Creating Multiple Azure Virtual Machines – Part Vier

In my last post, Creating Multiple Azure Virtual Machines – Part Tre, I demonstrated the various ways that you could execute commands using script blocks on the remote server. If you don’t understand this topic thoroughly then please go back and re-read this post, as it is the backbone of everything we will do going forward. If you are still here then let’s continue our trek through the world of PowerShell and start moving on to doing specific things. In this post I will talk about how to setup the virtual machine so that it is ready for the deployment of the software. This post will cover getting all of the pre-requisites installed and configured on the system.

Setup File Access Rights

As promised, the first thing that we have to do after creating all of the deployment folders on the remote machine is setup the file access rights for them. Here is the script block that I’m going to use to accomplish this task.

$setFileAccessRightsOnFolder = {
        Param([string] $folderName, [string] $identity, [string] $fileSystemRights, [ValidateSet('Allow', 'Deny')] [string] $type = 'Allow')

        $folderInfo = Get-item -Path $folderName
        if ($folderInfo.Exists -eq $false) {
            throw ('The folder "' + $folderName + '" does not exist!  Unable to set the security rights on non-existant folder')
        }

        $folder = Get-Item -Path $folderName
        $securityDescriptor = Get-Acl $folder

        $fileAccessRule = New-Object -TypeName System.Security.AccessControl.FileSystemAccessRule -ArgumentList $identity, $fileSystemRights, 'ContainerInherit, ObjectInherit', 'None', $type

        $securityDescriptor.SetAccessRule($fileAccessRule)
        $folder.SetAccessControl($securityDescriptor)

        Write-Host (' -> Security rights set on folder "' + $folderName + '"')
    }

This must be executed in order to setup the file system rights on the remote machine. As a matter of fact we can do this in the same call as creating the folders as described earlier.

Write-Host 'Creating all folders required for deployment...'
Invoke-Command -Session $remoteSession -ScriptBlock { 
            New-Item -ItemType directory -Path 'C:\XYZ_Widgets'            
            New-Item -ItemType directory -Path 'C:\XYZ_Widgets\Application'
            New-Item -ItemType directory -Path 'C:\XYZ_Widgets\Data'

            Write-Host ' -> Giving "Everyone" full control on the newly created folder structure'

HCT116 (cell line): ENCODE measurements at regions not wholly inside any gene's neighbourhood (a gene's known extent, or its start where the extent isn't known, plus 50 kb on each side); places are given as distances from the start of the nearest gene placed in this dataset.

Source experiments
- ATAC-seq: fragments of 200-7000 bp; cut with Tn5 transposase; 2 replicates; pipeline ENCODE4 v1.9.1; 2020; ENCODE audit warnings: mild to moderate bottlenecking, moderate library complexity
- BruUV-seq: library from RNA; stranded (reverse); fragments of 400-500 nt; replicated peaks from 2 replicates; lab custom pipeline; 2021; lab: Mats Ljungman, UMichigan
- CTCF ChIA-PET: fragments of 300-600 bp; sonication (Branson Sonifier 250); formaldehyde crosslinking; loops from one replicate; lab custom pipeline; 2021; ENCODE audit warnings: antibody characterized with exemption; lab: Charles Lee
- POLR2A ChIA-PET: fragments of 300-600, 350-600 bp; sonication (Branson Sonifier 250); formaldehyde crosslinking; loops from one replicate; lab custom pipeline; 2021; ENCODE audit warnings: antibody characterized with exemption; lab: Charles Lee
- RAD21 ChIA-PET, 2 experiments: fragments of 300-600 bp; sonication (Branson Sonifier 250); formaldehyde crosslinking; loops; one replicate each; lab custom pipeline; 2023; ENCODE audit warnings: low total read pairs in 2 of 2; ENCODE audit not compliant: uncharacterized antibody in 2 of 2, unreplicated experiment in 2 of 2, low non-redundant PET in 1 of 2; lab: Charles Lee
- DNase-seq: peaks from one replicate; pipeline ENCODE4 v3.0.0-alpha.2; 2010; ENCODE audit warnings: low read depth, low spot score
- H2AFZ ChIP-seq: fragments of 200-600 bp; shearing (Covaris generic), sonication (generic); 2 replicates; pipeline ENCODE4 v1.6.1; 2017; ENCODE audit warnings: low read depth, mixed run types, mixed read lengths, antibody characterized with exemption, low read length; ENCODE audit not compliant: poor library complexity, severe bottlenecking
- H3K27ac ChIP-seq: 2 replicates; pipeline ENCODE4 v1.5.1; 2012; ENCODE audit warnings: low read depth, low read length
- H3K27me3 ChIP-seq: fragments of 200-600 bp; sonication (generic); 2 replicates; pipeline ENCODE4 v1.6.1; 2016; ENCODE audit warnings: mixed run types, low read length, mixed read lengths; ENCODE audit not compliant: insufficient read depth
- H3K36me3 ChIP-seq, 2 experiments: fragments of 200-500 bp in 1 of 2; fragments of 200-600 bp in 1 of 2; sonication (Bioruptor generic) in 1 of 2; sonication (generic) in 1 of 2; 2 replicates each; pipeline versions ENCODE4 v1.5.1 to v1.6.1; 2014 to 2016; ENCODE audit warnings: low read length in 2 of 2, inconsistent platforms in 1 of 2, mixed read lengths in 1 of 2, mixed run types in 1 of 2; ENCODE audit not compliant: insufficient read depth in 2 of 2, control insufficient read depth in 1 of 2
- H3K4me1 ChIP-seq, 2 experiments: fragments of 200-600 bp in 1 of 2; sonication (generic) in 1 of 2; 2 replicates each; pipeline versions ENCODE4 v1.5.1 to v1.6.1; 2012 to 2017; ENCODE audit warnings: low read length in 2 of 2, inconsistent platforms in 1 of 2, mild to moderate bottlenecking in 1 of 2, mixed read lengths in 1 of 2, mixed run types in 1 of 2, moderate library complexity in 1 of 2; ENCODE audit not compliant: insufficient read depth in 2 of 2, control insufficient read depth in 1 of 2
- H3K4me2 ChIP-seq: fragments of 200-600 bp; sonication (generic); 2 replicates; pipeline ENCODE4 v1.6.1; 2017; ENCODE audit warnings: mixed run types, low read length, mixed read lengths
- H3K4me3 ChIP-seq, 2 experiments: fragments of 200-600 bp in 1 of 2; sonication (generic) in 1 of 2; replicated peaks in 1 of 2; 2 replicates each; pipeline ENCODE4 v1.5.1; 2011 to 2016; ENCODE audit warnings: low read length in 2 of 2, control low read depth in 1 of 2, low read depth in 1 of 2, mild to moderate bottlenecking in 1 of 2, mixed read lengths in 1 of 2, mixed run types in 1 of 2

Invoke-Command -Session $remoteSession -ScriptBlock $setFileAccessRightsOnFolder -ArgumentList 'C:\XYZ_Widgets', 'Everyone', 'FullControl'

            Write-Host ' -> Folders created.'

        }

WCF Features

If you are creating a .NET client server application it is more than likely that you will have at least at some point used the Windows Communication Foundation (WCF) in your application. In order for your application to run correctly (at least with IIS) you need to make sure that this information is installed on the system. Let’s take a look at how this is done

function InstallWCFFeatures {
    Param([System.Management.Automation.Runspaces.PSSession] $remoteSession)

    Write-Host 'Installing All WCF 4.5 Services and Features...'

    $installResult = Invoke-Command -Session $remoteSession -ScriptBlock { Install-WindowsFeature NET-WCF-Services45, NET-WCF-HTTP-Activation45, NET-WCF-TCP-Activation45, NET-WCF-TCP-PortSharing45 } 
    if ($installResult.Success -eq $false) {
        throw 'INSTALL FAILURE: Unable to install the WCF 4.5 Services and Features.'
    }
    
    Write-Host ' -> WCF Services installed successfully.'
    Write-Host (' -> Restart Needed: ' + $installResult.RestartNeeded.ToString())
}

While I didn’t do it here, you could use the $installResult.RestartNeeded as a return value from this method to determine if you need to restart the virtual machine to complete the installation. This should look familiar to you. We installed IIS in the same manner in the post Creating Multiple Azure Virtual Machines – Part Deux

Setup HTTP Binding

Since we are dealing with multiple Azure Virtual Machines, we need to consider that one port just isn’t enough. We need to make each virtual machine listen on its own HTTP port. Do you remember in the first post, Creating Multiple Azure Virtual Machines, where we setup the end points to allow the virtual machines to be accessed by the outside world? Well we need to tell the internals of each machine where to bind the HTTP port to.

$setHttpBindingForSite = {
    Param([string] $siteName, [int] $portNumber)

    Write-Host ('Updating the HTTP binding for the "' + $siteName + '" site')

    [string] $protocolName = 'http'
    $existingBinding = (Get-WebBinding | Where-Object { $_.protocol -eq $protocolName })
    if ($existingBinding -ne $null) {
        Write-Host ' -> Removing the existing binding'
        Remove-WebBinding -Name $siteName -Protocol $protocolName